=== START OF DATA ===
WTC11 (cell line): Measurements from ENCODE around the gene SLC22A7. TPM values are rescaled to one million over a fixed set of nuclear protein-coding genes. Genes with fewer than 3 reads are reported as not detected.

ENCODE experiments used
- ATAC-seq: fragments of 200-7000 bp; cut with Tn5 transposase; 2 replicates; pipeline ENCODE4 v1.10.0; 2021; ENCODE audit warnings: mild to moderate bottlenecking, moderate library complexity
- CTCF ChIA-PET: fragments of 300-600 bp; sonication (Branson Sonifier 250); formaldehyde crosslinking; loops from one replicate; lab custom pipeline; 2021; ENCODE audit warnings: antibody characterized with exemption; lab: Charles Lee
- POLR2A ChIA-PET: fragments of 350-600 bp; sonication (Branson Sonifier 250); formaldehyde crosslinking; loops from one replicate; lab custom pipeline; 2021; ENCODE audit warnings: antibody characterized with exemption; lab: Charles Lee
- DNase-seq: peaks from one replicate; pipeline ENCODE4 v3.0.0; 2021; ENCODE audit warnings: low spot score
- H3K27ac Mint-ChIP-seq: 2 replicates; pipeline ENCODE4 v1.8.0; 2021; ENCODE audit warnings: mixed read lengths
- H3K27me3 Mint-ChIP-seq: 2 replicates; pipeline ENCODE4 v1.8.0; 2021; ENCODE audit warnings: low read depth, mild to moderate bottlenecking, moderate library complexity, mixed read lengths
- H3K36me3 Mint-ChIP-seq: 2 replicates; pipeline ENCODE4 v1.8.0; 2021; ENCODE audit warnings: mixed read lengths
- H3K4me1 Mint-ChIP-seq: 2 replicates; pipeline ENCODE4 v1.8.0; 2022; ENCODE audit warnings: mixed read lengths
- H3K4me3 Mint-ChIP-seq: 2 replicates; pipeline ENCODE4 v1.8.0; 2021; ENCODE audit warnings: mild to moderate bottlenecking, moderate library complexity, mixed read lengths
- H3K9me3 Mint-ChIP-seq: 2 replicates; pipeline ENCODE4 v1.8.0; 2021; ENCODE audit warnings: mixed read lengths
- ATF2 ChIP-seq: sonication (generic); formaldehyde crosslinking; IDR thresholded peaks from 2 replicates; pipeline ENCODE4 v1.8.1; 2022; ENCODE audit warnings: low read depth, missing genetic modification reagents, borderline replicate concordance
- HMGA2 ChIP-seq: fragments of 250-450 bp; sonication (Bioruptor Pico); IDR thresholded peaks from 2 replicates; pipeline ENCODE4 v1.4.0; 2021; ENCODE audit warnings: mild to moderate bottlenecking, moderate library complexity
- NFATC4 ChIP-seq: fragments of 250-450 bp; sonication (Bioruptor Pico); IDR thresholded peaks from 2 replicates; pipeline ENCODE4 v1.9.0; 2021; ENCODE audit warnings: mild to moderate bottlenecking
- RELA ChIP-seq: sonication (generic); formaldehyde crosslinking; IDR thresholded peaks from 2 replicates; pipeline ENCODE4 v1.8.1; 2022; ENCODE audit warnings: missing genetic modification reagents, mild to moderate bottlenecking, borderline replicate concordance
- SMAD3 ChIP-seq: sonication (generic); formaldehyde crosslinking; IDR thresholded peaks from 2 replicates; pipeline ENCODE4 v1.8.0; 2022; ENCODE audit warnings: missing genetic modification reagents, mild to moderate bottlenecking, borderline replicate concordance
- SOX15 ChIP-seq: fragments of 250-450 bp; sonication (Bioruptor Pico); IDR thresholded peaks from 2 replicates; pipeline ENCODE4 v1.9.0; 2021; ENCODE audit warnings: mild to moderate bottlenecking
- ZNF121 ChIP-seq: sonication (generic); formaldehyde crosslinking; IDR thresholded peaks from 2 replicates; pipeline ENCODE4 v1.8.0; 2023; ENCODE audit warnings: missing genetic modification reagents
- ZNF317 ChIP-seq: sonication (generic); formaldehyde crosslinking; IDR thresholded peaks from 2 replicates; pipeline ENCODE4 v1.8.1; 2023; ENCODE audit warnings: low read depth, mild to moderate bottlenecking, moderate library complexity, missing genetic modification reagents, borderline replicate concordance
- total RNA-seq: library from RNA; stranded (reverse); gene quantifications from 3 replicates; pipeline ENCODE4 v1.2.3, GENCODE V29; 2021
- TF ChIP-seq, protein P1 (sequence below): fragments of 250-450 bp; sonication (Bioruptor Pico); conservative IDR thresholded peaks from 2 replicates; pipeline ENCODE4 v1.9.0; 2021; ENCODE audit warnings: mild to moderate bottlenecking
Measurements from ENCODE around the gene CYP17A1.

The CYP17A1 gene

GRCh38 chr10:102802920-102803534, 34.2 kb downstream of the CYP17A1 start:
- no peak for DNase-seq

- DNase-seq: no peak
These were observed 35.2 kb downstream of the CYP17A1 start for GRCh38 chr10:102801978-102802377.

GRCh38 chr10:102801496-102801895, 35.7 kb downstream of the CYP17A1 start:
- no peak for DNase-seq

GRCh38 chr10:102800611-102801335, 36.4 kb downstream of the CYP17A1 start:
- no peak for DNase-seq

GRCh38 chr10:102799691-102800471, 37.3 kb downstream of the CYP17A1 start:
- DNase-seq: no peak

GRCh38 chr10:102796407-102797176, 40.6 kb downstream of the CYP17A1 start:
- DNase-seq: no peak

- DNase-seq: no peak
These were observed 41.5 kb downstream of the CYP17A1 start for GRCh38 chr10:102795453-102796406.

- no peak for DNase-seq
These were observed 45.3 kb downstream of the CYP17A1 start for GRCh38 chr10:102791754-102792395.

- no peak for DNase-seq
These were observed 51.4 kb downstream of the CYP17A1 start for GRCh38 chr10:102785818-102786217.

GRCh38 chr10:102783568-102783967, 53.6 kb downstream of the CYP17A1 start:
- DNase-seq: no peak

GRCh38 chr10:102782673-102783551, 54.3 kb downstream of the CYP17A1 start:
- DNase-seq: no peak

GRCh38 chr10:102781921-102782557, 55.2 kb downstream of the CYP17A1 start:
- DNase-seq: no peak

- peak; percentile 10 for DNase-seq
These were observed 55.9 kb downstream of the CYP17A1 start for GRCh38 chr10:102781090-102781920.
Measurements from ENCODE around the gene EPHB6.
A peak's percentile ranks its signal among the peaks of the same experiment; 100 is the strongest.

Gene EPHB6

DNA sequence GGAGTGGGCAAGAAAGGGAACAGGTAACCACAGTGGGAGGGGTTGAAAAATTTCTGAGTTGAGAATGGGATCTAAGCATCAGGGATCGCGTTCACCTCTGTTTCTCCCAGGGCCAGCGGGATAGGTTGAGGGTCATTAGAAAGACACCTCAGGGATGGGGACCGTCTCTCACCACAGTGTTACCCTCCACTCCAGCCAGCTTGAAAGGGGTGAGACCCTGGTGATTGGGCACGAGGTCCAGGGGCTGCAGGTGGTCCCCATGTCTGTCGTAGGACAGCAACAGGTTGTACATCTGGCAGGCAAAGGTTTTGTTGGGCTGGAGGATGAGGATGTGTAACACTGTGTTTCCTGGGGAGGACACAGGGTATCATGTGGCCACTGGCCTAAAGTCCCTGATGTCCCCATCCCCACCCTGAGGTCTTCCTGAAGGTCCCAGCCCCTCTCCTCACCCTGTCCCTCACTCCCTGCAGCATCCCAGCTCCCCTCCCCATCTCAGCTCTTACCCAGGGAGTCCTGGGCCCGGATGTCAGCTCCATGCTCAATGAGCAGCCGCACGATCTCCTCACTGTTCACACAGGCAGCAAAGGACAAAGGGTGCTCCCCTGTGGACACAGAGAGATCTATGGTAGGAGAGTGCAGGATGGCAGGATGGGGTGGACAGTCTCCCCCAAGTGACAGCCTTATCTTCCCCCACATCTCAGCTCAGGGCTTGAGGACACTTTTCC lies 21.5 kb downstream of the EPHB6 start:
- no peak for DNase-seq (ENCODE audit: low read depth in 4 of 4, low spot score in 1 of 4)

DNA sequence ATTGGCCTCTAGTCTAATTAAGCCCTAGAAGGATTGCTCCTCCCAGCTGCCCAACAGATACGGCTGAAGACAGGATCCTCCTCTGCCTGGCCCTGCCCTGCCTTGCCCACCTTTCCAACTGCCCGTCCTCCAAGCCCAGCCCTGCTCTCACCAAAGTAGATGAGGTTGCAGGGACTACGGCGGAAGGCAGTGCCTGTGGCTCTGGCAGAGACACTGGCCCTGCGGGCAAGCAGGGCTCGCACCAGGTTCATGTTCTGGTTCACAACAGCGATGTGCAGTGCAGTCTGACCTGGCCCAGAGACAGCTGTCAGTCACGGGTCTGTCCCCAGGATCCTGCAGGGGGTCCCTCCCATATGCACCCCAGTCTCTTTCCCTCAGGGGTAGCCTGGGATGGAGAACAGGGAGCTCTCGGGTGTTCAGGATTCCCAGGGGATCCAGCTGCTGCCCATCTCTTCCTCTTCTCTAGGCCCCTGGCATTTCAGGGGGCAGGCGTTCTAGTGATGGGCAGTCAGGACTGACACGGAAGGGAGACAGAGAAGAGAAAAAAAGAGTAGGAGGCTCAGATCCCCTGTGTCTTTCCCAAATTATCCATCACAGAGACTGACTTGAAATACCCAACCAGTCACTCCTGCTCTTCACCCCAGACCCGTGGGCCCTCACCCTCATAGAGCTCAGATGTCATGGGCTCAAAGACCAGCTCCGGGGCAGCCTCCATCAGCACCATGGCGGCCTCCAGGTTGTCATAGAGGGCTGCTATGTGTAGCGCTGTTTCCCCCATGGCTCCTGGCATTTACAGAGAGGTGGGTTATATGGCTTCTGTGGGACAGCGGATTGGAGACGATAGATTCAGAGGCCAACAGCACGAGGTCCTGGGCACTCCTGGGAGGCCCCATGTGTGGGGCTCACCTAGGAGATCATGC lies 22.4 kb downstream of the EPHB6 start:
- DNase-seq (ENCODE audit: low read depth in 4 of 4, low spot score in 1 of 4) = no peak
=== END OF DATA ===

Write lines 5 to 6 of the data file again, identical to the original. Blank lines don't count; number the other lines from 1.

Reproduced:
- POLR2A ChIA-PET: fragments of 350-600 bp; sonication (Branson Sonifier 250); formaldehyde crosslinking; loops from one replicate; lab custom pipeline; 2021; ENCODE audit warnings: antibody characterized with exemption; lab: Charles Lee
- DNase-seq: peaks from one replicate; pipeline ENCODE4 v3.0.0; 2021; ENCODE audit warnings: low spot score